What does it mean to be Australian?
25 April 2011
Recently, I had the pleasure of attending the Asia Pacific conference of the International Baccalaureate in Melbourne exploring teaching and learning in the 21st century.
The conference themes covered topics of much importance today in our globalised world - citizenship, creativity, connectivity and compassion with an exceptional group of presenters from around the world including Mr Wade Davis, National Geographic explorer–in-residence and rare combination of scientist, scholar and poet. Other eminent speakers were Wesley alumni and IB Diploma graduates, Waleed Aly (OW1996), lawyer, academic at the Monash University Global Terrorism Research Centre, media and current affairs presenter (ABC 774 and SBS ) and rock musician, Matthew Albert (OW1998), co-founder of the Sudanese Australian Integrated Learning (SAIL) Program and named one of the Ten Most Outstanding Young People of the World for 2005 for his contributions to children, world peace and human rights, and Dame Evelyn Glennie, world renowned and extraordinarily talented Scottish solo percussionist, and genius in the world of sound therapy.
Keynote speakers at the International Baccalaureate Asia Pacific conference:
Waleed Aly (OW1996), Randa Abdel-Fattah and Matthew Albert (OW1998)
As I was a participant and workshop presenter at this conference, a very special opportunity presented itself for me to examine again a question which is central to a school like Wesley – What does it mean to be Australian?
The age we live in brings new perspectives to this important question and some new imperatives. Today, children have so much more choice through technology of connecting to others and to other places across the world and in this new world of connectivity the complex question of identity is often separated from geography and culture of birth.
In giving a workshop on Wesley’s Fitzroy Valley partnership and the development of the Yiramalay/Wesley Studio School, I was quickly reminded about how this initiative is bringing together two different Australias – Australia today for the children of the First Australians and Australia today for the children of those who followed.
Johanna Hoad and Rohanna Cheryl, Yiramalay/Wesley
Studio School students, with students at Glen Waverley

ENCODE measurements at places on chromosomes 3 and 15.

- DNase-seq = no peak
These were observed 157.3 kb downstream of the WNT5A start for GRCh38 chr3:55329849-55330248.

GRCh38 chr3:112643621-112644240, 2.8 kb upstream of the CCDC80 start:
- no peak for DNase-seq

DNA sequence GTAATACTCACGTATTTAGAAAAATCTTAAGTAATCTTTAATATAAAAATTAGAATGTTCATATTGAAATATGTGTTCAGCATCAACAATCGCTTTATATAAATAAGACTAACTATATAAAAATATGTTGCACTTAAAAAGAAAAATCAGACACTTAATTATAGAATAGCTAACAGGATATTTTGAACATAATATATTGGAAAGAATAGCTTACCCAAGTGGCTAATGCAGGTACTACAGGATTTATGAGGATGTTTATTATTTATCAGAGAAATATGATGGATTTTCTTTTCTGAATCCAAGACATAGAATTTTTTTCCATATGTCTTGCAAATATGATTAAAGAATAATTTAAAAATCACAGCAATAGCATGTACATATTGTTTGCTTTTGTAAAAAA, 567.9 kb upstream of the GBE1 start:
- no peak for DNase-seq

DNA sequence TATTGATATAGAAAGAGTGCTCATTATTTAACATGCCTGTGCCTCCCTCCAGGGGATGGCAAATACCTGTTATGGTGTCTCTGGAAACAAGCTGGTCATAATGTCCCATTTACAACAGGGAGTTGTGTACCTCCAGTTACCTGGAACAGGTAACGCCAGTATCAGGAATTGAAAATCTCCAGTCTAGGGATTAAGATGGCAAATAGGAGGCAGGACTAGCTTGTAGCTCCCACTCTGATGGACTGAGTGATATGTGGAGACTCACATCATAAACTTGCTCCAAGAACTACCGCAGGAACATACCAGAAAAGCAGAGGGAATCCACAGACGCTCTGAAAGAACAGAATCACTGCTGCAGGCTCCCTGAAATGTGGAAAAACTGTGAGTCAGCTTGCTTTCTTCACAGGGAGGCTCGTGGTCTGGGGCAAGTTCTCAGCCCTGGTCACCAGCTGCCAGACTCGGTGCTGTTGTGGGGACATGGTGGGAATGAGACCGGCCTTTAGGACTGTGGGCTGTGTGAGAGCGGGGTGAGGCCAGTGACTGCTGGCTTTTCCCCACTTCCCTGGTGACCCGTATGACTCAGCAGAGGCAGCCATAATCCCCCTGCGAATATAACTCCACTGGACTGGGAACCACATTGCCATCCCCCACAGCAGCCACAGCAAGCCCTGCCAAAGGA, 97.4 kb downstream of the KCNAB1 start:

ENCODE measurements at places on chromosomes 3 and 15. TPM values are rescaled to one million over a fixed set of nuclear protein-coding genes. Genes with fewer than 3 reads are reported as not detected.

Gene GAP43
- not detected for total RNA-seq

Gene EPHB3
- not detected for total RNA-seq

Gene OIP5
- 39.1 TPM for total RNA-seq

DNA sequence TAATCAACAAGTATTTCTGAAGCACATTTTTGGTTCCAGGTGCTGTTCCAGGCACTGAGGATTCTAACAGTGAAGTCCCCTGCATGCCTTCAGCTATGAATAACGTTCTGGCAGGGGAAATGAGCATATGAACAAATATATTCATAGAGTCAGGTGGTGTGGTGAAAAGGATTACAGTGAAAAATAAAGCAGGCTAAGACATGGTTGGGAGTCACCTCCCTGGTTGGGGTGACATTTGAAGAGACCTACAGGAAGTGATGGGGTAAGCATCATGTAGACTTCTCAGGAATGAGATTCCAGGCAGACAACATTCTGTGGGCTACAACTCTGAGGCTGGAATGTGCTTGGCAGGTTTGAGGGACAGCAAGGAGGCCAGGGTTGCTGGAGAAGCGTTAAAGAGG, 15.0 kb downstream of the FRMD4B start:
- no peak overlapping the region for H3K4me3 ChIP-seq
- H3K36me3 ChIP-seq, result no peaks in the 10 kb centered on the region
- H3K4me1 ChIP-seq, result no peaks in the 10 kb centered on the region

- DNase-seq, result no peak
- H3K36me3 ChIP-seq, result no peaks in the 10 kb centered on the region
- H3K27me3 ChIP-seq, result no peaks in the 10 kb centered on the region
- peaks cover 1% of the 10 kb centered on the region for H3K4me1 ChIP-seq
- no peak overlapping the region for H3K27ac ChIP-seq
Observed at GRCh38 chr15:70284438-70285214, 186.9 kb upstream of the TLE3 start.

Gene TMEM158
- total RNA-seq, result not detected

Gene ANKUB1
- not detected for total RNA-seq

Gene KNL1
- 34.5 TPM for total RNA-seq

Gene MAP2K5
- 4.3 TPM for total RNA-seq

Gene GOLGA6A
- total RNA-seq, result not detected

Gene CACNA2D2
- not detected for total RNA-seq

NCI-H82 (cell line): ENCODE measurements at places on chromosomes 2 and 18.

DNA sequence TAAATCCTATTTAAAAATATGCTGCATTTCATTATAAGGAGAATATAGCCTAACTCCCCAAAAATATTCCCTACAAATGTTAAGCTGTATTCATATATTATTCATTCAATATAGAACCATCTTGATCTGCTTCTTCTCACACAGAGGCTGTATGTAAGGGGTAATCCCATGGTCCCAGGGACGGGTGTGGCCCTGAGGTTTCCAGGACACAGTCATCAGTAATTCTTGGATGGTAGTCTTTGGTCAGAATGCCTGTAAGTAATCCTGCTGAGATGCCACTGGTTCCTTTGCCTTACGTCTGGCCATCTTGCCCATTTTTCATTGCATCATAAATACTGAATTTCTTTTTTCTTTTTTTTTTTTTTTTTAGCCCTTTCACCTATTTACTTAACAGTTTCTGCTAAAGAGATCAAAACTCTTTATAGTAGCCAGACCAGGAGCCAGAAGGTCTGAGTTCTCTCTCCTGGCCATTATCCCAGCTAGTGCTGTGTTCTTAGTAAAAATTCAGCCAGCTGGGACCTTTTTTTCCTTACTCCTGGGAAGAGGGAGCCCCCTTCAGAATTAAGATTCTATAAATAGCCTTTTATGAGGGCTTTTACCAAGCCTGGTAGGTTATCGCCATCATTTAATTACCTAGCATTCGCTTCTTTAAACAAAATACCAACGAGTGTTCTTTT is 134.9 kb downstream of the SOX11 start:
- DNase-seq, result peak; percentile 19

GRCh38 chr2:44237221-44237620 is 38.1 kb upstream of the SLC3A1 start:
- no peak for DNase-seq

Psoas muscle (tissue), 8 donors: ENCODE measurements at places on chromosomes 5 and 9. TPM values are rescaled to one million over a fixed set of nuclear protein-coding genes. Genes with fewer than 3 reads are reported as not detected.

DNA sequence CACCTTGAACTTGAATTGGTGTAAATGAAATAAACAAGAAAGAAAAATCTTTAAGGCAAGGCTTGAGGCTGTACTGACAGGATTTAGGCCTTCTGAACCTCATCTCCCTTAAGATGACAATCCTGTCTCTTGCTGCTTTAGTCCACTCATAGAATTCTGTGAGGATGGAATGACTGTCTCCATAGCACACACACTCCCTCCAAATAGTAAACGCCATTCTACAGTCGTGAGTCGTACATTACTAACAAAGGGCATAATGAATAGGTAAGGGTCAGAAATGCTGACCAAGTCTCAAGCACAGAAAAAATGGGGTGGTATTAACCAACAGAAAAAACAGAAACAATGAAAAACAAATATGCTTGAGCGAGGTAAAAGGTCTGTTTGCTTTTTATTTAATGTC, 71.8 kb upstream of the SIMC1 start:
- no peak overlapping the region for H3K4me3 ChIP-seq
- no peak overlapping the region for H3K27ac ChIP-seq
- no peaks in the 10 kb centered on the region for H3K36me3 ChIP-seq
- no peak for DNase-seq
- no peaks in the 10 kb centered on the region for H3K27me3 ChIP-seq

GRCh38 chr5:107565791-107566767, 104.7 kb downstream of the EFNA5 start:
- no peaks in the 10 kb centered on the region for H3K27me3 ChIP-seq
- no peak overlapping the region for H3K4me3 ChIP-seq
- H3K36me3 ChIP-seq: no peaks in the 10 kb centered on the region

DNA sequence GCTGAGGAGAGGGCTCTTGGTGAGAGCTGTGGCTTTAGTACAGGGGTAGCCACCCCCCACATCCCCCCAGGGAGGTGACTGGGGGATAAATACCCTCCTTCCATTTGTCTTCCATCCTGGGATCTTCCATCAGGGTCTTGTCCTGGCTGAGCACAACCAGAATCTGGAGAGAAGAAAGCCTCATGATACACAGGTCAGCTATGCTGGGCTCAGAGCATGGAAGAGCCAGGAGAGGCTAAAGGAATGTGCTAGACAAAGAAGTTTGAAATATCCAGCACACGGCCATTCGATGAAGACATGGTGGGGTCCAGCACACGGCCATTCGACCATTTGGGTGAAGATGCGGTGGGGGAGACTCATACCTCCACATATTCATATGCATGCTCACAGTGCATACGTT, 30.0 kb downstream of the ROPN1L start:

The theme of citizenship in this context in Australia raises questions about whether citizenship is a privilege that can be claimed or bestowed and by whom it can be bestowed.
Our story at Yiramalay is a story about what happens when it’s not bestowed. It’s a story about what happens when your country doesn’t recognise or accept you and when an education system doesn’t truly recognise your language and culture either. The Yiramalay/Wesley Studio School is developing a new framework for learning in the senior years in a unique way. It has precipitated the development of a new national qualification for school graduation, the National Diploma learning framework, which gives equal value to academic learning, industry learning and personal social learning across cultures. This learning framework for students in Years 11 and 12 commenced at Wesley and at the Studio School this year in Year 11.
With this approach to developing cross cultural understanding and personal growth, the Yiramalay/Wesley Studio School is modelling how to nourish cross cultural connections in education for change. In doing so it is bringing greater understanding about citizenship and about what it means to be Australian.
Throughout its history, Wesley has sought to encourage our students to think about citizenship, about contributing more broadly to national life, and what it means to be Australian in the most comprehensive way they can manage.
When our most recent historian, Andrew Lemon, completed his recent history of Wesley, I think all of us who love the place were glad that he emphasised the word Australian in his title. Aside from seeing ourselves more and more in an international context, we do cherish the Australian ideals we uphold.
On a daily basis I see energy and determination demonstrated in the work of our students and staff in the projects we undertake to enlarge our view of the world and in the values and beliefs that underpin a true Wesley education.
Finally, and most importantly, I would like to express my sincere appreciation for all the wonderful work and service that Gea Lovell has given to the College, and especially to the Elsternwick campus, in her time as Head of Campus, Elsternwick.
With best wishes